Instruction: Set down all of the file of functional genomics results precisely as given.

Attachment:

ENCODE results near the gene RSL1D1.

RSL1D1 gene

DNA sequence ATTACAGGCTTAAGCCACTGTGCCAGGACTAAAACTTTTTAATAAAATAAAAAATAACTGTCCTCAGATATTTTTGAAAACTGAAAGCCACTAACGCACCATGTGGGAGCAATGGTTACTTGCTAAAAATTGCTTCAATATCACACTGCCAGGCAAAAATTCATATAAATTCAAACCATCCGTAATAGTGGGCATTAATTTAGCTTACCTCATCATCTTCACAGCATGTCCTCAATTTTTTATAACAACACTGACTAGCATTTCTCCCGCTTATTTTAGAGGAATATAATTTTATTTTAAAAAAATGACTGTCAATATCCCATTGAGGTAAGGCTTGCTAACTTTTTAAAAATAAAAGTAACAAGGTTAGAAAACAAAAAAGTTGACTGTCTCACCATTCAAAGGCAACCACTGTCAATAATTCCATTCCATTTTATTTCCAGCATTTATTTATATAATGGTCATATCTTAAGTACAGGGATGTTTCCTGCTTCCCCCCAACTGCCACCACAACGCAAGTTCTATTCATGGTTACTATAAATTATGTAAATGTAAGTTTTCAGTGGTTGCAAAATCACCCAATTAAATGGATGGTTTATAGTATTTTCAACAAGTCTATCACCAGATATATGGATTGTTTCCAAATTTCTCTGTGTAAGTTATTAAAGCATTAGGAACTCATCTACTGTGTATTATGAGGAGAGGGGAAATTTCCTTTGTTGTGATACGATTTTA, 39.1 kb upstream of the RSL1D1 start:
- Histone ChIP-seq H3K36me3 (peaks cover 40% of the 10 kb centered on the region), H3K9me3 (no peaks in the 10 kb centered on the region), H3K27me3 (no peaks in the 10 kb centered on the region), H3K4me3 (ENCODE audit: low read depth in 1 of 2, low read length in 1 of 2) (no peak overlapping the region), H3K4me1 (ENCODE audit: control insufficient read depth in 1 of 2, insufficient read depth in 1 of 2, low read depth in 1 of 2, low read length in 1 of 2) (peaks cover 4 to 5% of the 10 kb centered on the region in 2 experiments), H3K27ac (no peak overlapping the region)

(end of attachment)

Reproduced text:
ENCODE results near the gene RSL1D1.

RSL1D1 gene

DNA sequence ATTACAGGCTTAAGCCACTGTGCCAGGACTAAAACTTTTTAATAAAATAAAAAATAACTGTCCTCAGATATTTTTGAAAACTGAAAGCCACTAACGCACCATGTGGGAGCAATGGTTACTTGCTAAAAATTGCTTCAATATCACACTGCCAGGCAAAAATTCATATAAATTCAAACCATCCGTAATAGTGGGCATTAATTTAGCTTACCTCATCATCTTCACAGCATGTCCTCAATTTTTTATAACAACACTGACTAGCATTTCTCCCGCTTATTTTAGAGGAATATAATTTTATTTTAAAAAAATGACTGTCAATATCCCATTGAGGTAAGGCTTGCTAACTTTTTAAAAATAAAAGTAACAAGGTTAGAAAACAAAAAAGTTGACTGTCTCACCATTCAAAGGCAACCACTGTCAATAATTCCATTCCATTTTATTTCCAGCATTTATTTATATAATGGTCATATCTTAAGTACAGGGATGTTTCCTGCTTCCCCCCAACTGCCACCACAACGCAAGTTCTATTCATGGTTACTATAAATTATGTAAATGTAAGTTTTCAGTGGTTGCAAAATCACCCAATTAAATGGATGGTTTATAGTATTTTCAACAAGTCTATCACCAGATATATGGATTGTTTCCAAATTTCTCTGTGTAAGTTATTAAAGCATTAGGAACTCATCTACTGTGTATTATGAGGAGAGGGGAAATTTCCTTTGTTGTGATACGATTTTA, 39.1 kb upstream of the RSL1D1 start:
- Histone ChIP-seq H3K36me3 (peaks cover 40% of the 10 kb centered on the region), H3K9me3 (no peaks in the 10 kb centered on the region), H3K27me3 (no peaks in the 10 kb centered on the region), H3K4me3 (ENCODE audit: low read depth in 1 of 2, low read length in 1 of 2) (no peak overlapping the region), H3K4me1 (ENCODE audit: control insufficient read depth in 1 of 2, insufficient read depth in 1 of 2, low read depth in 1 of 2, low read length in 1 of 2) (peaks cover 4 to 5% of the 10 kb centered on the region in 2 experiments), H3K27ac (no peak overlapping the region)